Questions and Answers for Natural and Living Pools

A Natural Pool functions like a natural lake. The Living Pool looks exactly like a conventional swimming pool, but it is entirely chemical-free. How exactly do these systems work? What has to be taken into account when planning or maintaining them? Here you will find answers to frequently asked questions concerning Biotop pools.

The shortest answer might be: With as little equipment and as much nature as possible. In the planning of Natural Pools, generally the ratio of the swimming zone to the regeneration zone is 1:1 and the depth is at least two meters in the swimming area. This is the basis for a functioning pool. If more technology is used, the regeneration area can be smaller with less depth.

While in a Natural Pool the filter function is carried out by plants and microorganisms, in the Living Pool this function is taken over by a special phosphate filter with granules that bind phosphorus, the main source of nutrients for algae. As a result, algae growth is nipped in the bud, and the use of chemicals becomes effectively unnecessary.

The water runs through a biological filter, which is housed under the decking. Here, impurities are filtered out and bacteria removed. The phosphorus contained in the impurities is broken down into dissolved phosphate. Then, a pump draws water from the biological filter and pumps it through the PhosTecUltra filter, where the adsorption process binds the dissolved phosphate. The pump runs continuously, requiring very little power to operate.

A Natural Pool will "work" with the correct design of the regeneration area and the proper use of underwater plants. The pool is inoculated with zooplankton (water fleas, rotifers, paramecia), which play an important role in the cleaning process. All it takes is a little bit of patience until the pool finds its natural balance.

Having limited space in a garden does not automatically mean giving up a favorite spot by the water. The Biotop Natural Pool System works perfectly starting from a water surface area of 30 to 40 m². From there, the sky is the limit. Each Natural Pool is individually planned, and the optimal design is recommended depending on the amount of space available. A Living Pool require no plant filter of any kind to function, meaning that the size of your pool depends entirely on what you want and how much room you have in your garden. A Living Pool is often a more suitable choice for gardens, given the limited available space.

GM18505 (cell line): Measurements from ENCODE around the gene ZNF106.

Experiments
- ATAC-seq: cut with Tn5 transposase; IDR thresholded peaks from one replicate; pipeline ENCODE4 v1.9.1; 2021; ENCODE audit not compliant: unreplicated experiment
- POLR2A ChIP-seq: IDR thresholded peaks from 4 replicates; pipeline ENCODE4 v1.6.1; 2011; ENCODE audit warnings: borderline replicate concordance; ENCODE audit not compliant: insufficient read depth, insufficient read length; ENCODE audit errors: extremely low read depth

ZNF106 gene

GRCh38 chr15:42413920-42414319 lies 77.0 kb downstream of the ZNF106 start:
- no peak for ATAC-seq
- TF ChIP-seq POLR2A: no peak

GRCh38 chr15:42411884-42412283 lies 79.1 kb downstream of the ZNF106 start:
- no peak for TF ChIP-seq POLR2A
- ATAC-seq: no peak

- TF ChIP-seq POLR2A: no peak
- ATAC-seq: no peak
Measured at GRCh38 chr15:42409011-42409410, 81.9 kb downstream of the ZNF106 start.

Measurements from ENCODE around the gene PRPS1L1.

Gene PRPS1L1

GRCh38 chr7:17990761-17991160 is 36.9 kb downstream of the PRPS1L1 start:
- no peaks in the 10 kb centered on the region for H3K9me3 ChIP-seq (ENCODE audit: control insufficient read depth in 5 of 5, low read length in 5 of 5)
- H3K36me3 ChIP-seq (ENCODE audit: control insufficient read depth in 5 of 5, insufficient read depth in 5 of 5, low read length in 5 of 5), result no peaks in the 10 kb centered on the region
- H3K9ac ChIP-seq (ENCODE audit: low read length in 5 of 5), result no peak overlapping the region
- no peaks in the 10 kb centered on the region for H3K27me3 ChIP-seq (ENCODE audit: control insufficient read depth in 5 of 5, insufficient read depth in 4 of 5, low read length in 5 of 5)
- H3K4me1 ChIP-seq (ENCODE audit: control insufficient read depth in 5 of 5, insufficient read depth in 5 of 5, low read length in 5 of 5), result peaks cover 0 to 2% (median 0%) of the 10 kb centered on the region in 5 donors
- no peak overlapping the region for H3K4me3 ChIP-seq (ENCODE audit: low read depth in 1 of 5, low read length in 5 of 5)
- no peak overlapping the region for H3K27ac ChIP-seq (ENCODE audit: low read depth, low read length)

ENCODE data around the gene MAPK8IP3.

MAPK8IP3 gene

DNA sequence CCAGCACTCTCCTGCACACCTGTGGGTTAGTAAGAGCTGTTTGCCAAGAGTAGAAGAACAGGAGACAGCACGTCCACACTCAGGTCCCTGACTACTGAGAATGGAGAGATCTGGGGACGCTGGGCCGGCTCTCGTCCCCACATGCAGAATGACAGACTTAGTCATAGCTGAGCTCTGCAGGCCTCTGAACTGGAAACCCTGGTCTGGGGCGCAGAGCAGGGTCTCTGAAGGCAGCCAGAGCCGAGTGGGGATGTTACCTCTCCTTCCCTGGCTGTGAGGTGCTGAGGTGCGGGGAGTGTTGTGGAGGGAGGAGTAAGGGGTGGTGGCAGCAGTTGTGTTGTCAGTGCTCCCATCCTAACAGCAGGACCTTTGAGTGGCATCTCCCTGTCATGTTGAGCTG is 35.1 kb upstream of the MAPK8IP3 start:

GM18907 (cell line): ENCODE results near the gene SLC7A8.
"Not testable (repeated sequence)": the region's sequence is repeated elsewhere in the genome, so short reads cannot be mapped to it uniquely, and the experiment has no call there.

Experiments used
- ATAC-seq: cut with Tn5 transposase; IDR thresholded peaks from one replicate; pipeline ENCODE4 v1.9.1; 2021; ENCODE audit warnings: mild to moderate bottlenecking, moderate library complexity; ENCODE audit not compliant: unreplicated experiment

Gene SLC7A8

The water in a Biotop Living Pool complies with all statutory hygiene regulations for private swimming ponds. Although public pools are subject to stringent water hygiene requirements, that is not the case for private swimming pools. Nevertheless, you can rest assured that the water in your Living Pool will meet the same high quality standards.

Mosquitoes are eaten by their natural enemies (water bugs, dragonfly larvae etc.) around the edges of the pool – that we can guarantee. Once the natural pool completed, all our client´s doubts are gone.

Algae growth depends on many factors, such as outdoor temperature, sunlight and the nutrients present in the water, as well as on the technical equipment. In equipment-free Biotop Natural Pools some turbidity and increased algae growth may occur in the spring. The installation of a plant filter system is a reliable way to inhibit turbidity, while the Biotop Carbonator reduces algae growth naturally and permanently.